Another item to consider is what are your freelancers using to cut or grade with? Do they have an adequate workstation with the right software, plug-ins, and fonts? Or does the company need to supply that? What about monitoring? All of these are items to explore with your staff and freelancers.
The hardest nut to crack is if you need access to a home base. Sure you can “sneakernet” drives between editors. You can transfer large files over the internet on a limited basis. These both come with a hit in efficiency. For example, my current work situation requires ongoing access to high-res, native media stored on QNAP and LumaForge Jellyfish NAS systems – an aggregate of about 3/4PB of potential storage. Fortunately, we have a policy of archiving all completed projects onto removable drives, even while still storing the projects on the NAS systems for as long as possible. In preparation for our WFH mode, I brought home about 40 archive drives (about 150TB of media) as a best guess of everything I might need to work on from home. Two other editors took home a small RAID each for projects that they were working on.
Going forward, what have I learned? The bottom line is – I don’t know. We can easily work from home and deliver high-quality work. To me that’s a given and has been for a while. In fact, if you are running a loaded 5K iMac, iMac Pro, or 16″ MacBook Pro, then you already have a better workstation than most suites still running 10-year-old “cheese grater” or 7-year-old “trash can” Mac Pros. Toss in a fast Thunderbolt or USB3.0 RAID and ProRes or DNxHR media becomes a breeze. Clearly this “good enough” scenario will deliver comparable results to a “blessed” edit suite.
Unfortunately, if you can’t stay completely self-contained, then the scenarios involve someone being at the home base. In larger facilities this still requires IT personnel or assistant editors to go into the office. Even if you are an editor cutting from home with proxy files, someone has to go into the office to conform the camera originals and create deliverables. This tends to make a mockery out of stringent WFH restrictions.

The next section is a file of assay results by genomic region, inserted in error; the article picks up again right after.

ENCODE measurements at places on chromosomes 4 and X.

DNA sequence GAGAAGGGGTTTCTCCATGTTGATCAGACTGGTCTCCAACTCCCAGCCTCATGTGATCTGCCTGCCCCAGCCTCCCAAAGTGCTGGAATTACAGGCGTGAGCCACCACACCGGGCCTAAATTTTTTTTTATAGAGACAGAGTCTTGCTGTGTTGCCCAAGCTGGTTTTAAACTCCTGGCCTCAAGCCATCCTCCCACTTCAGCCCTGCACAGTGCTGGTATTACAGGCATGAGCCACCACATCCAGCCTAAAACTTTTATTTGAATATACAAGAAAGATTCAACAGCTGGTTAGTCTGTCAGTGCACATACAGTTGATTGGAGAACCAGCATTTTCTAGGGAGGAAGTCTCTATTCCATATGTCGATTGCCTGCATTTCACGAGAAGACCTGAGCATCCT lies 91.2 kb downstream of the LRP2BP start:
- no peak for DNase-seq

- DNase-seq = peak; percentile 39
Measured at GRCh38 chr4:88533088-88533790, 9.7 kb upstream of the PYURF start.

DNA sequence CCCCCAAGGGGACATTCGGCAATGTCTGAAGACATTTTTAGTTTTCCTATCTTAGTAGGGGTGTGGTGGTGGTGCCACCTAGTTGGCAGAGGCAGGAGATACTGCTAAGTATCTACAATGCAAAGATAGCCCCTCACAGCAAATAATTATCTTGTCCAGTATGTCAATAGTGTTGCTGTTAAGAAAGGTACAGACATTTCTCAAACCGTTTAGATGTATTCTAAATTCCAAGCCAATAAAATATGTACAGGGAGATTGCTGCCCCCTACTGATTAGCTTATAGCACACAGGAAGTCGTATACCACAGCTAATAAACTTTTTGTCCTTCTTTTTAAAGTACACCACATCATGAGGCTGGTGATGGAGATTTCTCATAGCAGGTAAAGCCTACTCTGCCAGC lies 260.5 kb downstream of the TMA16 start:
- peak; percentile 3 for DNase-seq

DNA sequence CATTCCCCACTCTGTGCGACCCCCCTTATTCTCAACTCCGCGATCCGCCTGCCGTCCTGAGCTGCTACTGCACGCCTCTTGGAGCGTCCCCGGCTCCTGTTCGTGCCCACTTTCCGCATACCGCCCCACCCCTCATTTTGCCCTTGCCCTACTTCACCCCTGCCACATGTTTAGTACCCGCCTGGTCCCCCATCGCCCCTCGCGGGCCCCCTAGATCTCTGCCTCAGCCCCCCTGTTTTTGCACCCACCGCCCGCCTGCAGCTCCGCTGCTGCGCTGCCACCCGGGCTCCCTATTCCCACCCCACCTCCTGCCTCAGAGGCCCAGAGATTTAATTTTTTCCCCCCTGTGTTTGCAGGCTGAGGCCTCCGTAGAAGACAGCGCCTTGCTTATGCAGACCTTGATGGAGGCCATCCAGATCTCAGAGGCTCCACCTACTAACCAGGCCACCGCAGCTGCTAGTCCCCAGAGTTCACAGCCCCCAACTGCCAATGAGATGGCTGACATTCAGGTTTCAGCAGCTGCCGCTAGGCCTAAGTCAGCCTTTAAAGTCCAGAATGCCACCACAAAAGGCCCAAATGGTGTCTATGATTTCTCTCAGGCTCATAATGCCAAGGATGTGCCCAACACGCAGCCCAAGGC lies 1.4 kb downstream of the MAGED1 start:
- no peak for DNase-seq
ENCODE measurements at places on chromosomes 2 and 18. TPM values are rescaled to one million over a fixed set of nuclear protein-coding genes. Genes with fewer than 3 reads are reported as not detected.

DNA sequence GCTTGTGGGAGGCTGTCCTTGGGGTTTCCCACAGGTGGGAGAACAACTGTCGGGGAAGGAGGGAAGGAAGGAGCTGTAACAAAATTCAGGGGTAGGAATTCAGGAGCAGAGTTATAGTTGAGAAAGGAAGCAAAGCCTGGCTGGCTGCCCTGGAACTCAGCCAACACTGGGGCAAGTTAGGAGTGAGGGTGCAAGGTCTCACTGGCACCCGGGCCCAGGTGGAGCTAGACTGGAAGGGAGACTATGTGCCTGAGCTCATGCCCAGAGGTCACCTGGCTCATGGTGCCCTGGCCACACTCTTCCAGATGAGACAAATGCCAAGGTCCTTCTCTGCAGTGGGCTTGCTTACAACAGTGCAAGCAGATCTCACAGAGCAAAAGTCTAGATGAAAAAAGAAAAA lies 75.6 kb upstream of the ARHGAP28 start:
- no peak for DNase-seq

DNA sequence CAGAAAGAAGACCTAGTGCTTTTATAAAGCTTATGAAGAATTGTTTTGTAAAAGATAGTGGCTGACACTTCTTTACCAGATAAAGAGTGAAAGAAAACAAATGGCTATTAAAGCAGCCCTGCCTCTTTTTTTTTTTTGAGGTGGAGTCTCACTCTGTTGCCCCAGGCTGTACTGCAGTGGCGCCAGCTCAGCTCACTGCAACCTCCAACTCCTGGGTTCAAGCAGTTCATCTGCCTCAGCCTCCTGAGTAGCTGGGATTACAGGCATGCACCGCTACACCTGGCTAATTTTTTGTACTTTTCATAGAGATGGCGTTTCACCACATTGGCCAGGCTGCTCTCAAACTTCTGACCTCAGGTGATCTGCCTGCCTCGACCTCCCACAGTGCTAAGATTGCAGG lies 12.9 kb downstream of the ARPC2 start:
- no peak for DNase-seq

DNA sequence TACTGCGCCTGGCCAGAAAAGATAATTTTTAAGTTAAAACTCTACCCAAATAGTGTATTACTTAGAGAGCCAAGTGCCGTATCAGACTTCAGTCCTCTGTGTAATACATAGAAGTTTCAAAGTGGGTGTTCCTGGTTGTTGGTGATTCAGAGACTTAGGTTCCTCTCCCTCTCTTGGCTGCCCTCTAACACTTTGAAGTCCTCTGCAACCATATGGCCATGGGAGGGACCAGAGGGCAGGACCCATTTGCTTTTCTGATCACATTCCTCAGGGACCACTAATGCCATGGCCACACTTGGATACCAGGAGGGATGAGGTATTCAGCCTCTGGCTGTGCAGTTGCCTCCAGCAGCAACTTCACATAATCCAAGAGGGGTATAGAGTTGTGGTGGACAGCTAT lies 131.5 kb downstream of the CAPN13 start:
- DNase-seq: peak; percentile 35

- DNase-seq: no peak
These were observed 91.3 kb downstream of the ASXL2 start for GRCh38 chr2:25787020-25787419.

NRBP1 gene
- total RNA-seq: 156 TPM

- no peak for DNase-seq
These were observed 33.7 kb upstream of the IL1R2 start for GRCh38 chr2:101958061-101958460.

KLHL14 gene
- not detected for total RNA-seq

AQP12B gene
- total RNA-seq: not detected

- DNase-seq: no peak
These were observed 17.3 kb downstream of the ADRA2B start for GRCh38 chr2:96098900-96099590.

If the world truly has changed forever, as many believe, and remote work will be how the majority of post-production operates going forward, then it certainly changes the complexion of what a facility will look like. Why invest in a large SAN/NAS storage solution? Why invest in a fleet of new Mac Pros? There’s no need, because the facility footprint can be much smaller. Just make sure your employees/freelancers have adequate hardware to do your work.
The alternative is fast, direct access over the internet to your actual shared storage. Technically, you can access files in a number of ways. None of them are particularly efficient. The best systems involve expense, like Teradici products or the HP RGS feature. However, if you have an IT hiccup or a power outage, you are back in the same boat. The “holy grail” for many is to have all media in the cloud and to edit directly from the cloud. That to me is still a total pipe dream and will be for a while for a variety of reasons. I don’t want to say that all of these ideas present insurmountable hurdles, but they aren’t cheaper – nor more secure – than being on premises. At least not yet.
The good news is that our experience over the past few months has spurred interest in new ways of working that will incentivize development. And maybe – just maybe – instead of fretting about the infrastructure to support 8K, we’ll find better, faster, more efficient ways to work with high-quality media at a distance.
©2020 Oliver Peters